Twitter revealed this week that it uses Mechanical Turk — a crowdsourced pool of people — as an innovative way to help identify and classify search queries as soon as they’re trending. For example, the Mechanical Turks could associate the phrase “Big Bird” with a Presidential debate.
Twitter’s announcement prompted a tech blog to proclaim, “Watch out CNN, new Twitter search capabilities will rule breaking news.” The premise: if humans can help organize trending content on Twitter — perhaps in its Discover tab — then “why would anyone get breaking news from another source?”
But there’s a big distinction between trending content and breaking news. While Twitter’s Turks will help bring much-needed context to the platform, they’re not journalists who verify whether something is true. As we’ve seen with the shootings in Newtown, Connecticut and Superstorm Sandy, Twitter rumors ran rampant. Some rumors turned out to be true, but many were inaccurate or even malicious. Some were important, others were trivial.
At Breaking News, we rely on experienced journalists (that’s one of them, Stephanie Clary, above) to verify real-time reports and prioritize their importance. We also add context, associating reports with ongoing stories, topics and locations. But accuracy and importance — along with speed — are the essence of breaking news for any news organization.
Let’s take an example from Twitter’s own blog post: the tweet with a photo of Flight 1549 floating in the Hudson River from January 2009. Using Mechanical Turk, they would be able to associate that tweet with searches for “plane crash,” for example, as well as elevate it on its Discover tab. But Twitter won’t know whether the tweet and photo are real or fake.
It turns out that Breaking News’ Lauren McCullough discovered that tweet when she worked at The Associated Press, quickly verifying its authenticity (and obtaining permission) before it was published — the first news organization to do so. As it ran on the AP wire, hundreds of newsrooms picked up the photo, bringing a trustworthy story to the masses.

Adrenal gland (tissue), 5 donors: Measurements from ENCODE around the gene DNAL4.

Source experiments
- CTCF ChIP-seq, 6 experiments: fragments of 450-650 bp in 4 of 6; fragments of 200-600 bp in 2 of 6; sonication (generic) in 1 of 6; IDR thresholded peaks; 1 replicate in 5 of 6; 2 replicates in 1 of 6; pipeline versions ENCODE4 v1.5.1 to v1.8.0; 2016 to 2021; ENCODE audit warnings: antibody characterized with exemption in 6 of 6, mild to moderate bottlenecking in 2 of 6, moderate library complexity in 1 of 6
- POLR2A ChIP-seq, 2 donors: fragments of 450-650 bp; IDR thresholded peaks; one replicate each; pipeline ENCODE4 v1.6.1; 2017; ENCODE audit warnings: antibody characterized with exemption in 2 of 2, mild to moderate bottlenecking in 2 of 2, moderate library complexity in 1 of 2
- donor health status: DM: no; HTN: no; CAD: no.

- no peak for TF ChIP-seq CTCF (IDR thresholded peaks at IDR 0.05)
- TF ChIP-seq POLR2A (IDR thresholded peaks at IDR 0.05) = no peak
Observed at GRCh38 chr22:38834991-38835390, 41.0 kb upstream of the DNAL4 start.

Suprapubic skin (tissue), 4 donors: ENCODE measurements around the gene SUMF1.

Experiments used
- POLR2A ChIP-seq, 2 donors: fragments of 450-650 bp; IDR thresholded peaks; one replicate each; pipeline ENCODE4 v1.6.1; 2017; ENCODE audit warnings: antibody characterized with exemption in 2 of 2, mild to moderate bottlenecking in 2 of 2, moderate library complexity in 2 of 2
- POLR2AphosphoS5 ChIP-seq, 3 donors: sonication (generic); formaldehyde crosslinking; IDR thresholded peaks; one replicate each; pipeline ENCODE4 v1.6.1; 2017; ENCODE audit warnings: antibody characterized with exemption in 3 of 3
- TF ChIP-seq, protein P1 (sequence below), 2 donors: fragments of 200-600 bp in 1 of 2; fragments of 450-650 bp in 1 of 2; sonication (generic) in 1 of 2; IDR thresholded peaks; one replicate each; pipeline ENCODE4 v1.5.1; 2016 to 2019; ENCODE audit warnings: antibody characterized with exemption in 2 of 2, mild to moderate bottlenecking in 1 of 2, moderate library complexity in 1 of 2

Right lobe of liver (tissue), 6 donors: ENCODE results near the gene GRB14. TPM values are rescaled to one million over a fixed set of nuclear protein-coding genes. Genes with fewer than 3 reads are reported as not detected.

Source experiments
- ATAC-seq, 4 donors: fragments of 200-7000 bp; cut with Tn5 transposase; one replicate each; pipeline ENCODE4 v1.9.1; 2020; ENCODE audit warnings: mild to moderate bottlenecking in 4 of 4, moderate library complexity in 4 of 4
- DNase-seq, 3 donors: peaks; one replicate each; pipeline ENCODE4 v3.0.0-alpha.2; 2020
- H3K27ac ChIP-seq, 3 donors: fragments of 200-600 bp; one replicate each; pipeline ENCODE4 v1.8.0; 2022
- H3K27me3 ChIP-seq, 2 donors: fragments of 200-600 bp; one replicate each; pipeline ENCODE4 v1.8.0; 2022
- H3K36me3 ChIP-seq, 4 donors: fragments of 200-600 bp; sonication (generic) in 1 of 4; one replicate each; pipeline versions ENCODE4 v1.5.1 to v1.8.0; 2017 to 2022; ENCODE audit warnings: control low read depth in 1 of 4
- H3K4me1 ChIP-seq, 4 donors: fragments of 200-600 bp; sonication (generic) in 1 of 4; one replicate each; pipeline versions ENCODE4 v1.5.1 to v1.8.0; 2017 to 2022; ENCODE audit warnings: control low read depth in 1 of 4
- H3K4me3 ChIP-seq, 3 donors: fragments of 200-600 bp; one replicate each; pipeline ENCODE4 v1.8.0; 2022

In recent years, Twitter’s platform has attracted a growing wave of eyewitness news reports scattered among a firehose of other tweets. Its audience is growing, too. Verification and prioritization matter more than ever. That’s one reason Breaking News exists: we provide a verification layer over the crush of real-time reports, boiling it down to what’s true and what’s important to you.
We believe Twitter is not a sweeping substitute for breaking news, but a complement. Some consumers get their breaking news from Twitter — that’s why @breakingnews is there — others get their breaking news directly from trusted sources. Others do both interchangeably. Twitter will not replace news organizations, but as it has, it will work in concert with them.
Just as Twitter is taking steps to become more relevant for its users, so are we. We believe breaking news is broken in many ways — a broadcast-style of journalism grafted to the web — and we’re working on a new version of Breaking News reinvented around the mobile device.
Stay tuned! (Post by @corybe)